Flash forward to the night before the Super Bowl, and the Jets are (in this hypothetical) playing in the Super Bowl. Before the game, a bettor who already stands to gain $2,000 on a Jets win might hedge by betting an additional $500 on their opponent, just so that in the case of either outcome they would win at least $500. If the Jets win they would win $1500 ($2,000 – the $500 hedge) or $400 ($500 – the initial $100 Jets futures bet).

Juice

Also known as “vigorish”, the juice is amount or percentage a sportsbook takes off a lines in exchange for processing bets and guaranteeing that there would be a payout. The juice tends to be a fragment of the total payout.

Getting Points

Getting points refers to the number of points on the point spread that the underdog gets. If the Minnesota Vikings are given a +10 spread against the Green Bay Packers, one can say that the Vikings are “getting 10 points.”

Line

A line is just another term for odds. The New Orleans Saints line, for example, against the Carolina Panthers, could read: New Orleans Saints (-3)

Longshot

A team perceived to be as very unlikely to win. A long shot can also be referred to as a huge underdog. In the NFL, teams like the Oakland Raiders and Jacksonville Jaguars are considered longshots to win the Super Bowl XLIX since they seemingly have very little chance of winning it.

Moneyline

The moneyline is for betting strictly on the outcome of the game, instead of adjusted lines like point spreads. Instead, the bettors are simply to choose which team will win straight up. However, in moneyline betting, the odds for the favorite are much less lucrative than in spread betting. Conversely, the potential payout for the underdog is bigger because they are facing higher odds.

Odds-on-Favorite

The opposite of the longshot, an odds-on-favorite is a team that is favored to win the outcome being bet on.

The Denver Broncos are considered the odds-on-favorite to win the AFC West.

Official Line

The lines and odds released by Las Vegas sportsbooks are widely regarded as the official line, largely because several media outlets refer to those odds when writing down their stories. However, official lines can also be those offered by any other sportsbook establishments.

Point spread

To make football and basketball games more appealing to bet on, bookmakers assign a point spread to each team. The point spread is the amount of points that is considered necessary for the game to be relatively even. By adding this handicap, it makes it possible to bet on either side without giving up tremendous amounts of value when betting on the favorite.

Point spreads are best explained with an example. If the Philadelphia Eagles are favored to win by at least a touchdown against the New York Giants, then handicappers are likely to set the line at Eagles -7, or Giants +7. For the Eagles’ bettors to win, Philadelphia must win by more than seven points. For the Giants’ bettors to win their bets, Eli Manning and crew company either win the game or lose by less than seven points.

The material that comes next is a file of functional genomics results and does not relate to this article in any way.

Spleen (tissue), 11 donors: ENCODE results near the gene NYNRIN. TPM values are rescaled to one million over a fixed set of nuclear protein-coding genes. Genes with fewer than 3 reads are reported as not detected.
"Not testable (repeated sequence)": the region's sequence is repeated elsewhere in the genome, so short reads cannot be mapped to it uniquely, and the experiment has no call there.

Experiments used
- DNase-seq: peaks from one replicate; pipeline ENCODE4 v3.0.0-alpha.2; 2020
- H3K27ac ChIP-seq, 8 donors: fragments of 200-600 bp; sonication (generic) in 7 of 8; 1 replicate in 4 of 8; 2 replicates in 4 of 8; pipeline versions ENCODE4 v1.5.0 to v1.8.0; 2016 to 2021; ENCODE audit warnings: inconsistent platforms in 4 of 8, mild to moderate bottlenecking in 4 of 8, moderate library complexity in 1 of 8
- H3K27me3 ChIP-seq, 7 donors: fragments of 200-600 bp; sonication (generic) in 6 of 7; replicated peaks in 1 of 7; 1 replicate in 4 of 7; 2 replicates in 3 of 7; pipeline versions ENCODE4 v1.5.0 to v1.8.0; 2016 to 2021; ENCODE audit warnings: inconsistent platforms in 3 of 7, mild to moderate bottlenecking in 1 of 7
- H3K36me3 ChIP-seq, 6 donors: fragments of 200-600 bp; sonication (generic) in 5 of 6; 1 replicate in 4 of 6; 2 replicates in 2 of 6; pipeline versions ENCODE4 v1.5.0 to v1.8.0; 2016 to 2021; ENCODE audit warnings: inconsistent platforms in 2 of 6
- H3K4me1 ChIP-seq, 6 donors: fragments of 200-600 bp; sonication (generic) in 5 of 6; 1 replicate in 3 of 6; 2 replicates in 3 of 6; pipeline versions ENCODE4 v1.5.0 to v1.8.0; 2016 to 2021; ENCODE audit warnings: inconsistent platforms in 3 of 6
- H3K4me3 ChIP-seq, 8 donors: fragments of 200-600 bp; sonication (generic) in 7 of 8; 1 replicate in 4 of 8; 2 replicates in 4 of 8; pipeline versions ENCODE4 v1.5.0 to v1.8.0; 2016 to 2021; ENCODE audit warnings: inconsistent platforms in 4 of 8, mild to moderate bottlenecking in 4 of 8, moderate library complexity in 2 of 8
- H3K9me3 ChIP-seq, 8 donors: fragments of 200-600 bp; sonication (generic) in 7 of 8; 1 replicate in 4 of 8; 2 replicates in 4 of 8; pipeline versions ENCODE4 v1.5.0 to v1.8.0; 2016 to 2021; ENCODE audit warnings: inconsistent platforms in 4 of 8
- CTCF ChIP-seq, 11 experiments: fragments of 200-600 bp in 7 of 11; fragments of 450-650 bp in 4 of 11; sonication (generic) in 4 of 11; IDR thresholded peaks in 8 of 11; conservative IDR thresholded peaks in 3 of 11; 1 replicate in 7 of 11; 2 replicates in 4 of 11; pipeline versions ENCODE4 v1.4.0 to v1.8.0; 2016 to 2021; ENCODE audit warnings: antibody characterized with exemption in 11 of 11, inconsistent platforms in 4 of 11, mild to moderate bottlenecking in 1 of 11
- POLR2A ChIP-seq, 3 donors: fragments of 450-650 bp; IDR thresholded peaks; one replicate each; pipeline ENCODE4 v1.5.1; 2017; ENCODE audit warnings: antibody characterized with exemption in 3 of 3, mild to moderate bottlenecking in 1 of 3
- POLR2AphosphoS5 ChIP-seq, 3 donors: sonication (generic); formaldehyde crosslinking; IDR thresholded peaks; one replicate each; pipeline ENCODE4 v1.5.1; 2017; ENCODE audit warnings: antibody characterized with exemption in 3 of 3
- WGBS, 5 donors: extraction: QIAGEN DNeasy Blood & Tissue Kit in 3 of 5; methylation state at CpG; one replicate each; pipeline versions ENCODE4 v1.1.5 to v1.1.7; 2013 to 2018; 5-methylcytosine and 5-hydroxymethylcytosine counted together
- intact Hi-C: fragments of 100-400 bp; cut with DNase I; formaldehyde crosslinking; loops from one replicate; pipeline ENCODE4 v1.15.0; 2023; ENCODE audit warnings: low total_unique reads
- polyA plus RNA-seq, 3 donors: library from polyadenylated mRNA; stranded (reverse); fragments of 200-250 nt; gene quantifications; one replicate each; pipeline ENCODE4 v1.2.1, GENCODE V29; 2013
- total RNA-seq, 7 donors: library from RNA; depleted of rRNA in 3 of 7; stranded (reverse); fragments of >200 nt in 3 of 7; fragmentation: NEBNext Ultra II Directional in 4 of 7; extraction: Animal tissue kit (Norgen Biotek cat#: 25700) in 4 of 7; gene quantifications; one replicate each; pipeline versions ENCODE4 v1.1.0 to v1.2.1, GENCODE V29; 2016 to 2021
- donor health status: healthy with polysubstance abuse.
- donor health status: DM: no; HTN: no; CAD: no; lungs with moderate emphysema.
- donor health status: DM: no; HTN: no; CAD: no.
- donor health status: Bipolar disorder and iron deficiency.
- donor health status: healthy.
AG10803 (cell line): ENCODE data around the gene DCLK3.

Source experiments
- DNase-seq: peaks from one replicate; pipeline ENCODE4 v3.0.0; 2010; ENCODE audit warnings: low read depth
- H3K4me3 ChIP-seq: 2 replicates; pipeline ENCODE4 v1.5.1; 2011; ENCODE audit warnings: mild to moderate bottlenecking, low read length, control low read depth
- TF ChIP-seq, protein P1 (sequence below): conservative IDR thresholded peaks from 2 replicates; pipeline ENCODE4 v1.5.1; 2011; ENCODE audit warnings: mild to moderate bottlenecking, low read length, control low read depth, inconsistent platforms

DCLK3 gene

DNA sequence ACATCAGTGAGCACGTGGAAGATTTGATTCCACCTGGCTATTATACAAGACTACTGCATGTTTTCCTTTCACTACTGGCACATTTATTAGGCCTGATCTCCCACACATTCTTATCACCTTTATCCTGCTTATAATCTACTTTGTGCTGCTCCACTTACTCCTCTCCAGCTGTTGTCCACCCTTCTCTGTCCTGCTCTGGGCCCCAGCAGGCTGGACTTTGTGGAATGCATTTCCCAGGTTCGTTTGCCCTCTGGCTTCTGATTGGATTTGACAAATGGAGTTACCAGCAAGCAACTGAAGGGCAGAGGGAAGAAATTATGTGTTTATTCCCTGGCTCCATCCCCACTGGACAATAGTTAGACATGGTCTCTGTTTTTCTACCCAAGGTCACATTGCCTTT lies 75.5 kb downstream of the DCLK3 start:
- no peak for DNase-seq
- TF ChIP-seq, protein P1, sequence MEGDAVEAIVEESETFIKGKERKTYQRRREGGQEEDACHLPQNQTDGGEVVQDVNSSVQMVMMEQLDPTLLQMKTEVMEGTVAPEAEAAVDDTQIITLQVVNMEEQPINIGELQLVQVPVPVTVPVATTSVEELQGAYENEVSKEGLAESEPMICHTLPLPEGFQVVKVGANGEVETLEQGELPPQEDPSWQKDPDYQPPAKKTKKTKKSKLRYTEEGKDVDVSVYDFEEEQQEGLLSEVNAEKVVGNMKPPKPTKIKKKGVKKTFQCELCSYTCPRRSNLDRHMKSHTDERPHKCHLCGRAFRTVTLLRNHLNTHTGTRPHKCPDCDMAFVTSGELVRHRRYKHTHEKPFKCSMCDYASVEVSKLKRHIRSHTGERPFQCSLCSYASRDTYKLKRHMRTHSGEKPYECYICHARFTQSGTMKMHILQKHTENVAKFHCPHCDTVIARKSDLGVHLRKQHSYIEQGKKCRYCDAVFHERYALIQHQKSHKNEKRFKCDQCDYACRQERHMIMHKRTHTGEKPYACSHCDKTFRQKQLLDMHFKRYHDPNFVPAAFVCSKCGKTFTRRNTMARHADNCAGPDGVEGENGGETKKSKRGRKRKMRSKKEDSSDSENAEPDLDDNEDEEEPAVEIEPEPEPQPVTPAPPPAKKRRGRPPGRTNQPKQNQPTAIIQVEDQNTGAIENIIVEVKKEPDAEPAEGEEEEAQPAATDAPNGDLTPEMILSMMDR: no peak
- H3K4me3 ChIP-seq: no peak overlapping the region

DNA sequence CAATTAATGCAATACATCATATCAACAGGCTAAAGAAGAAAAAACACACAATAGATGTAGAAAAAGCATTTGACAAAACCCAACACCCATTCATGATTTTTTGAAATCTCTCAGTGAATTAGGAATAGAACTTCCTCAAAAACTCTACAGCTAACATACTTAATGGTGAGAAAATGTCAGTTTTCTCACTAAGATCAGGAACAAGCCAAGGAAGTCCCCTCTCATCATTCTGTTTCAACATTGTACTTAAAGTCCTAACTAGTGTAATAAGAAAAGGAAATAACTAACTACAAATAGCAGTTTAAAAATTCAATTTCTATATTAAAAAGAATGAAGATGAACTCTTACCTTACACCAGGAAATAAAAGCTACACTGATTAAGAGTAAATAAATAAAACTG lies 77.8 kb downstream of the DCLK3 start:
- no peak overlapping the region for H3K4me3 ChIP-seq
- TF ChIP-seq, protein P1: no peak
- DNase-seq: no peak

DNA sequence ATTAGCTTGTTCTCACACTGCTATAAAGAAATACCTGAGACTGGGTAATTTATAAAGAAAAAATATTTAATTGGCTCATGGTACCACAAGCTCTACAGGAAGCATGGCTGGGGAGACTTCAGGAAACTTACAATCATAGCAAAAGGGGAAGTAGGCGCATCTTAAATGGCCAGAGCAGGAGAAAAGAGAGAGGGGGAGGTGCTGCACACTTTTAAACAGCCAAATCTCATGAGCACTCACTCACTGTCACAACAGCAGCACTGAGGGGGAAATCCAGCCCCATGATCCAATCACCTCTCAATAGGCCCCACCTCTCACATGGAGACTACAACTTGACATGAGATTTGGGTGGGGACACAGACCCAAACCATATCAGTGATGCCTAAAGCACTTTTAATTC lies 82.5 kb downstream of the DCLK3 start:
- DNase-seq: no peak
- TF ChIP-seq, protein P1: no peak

Prop Bet

A prop bet has nothing to do on the outcome of the game or on who wins or loses. Instead, prop bets are about unusual propositions. When the Baltimore Ravens and the San Francisco 49ers met in Super Bowl 47, one of the most interesting prop bets was whether Jim or John Harbaugh would be shown the most times during the game broadcast.

Push

The wagered money is refunded when a game ends in a push, meaning that neither team have won nor lost the game. A push usually happens when the final score of a game ends with the spread favoring neither team.

Steam

Sometimes, a game receives a lot of action that sportsbook are forced to move the line rapidly. This movement is called steam. A steam happens when the sportsbooks need to balance the action between the two sides, especially when a weak line is getting abused by professional and experienced bettors alike.

Total

In football, a total bet is the type where bettors would decide whether the combined total score of both teams in a game would go over or under the posted line.

Underdog

The underdog is the team that the sportsbook (and the public) considers less likely to win the event in question. While the favorite is given the lower odds, the underdog, conversely, is given the higher (and more valuable) odds. In spread betting, the underdog is the one that has the “+” sign in front of its point spread number.

The Cleveland Browns have lost six games in a row and are +7 underdogs when they visit the Pittsburgh Steelers.

Value Bet

When bettors check out the odds offered by different sportsbooks on a game to see which offers the best bang for their buck. If Sportsbook A offers the Baltimore Ravens as a 6.5-point favorites against the Cleveland Browns and Sportsbook B, meanwhile, has the Ravens as 7-point faves, then a sharp bettor would smartly choose to bet on Sportsbook A.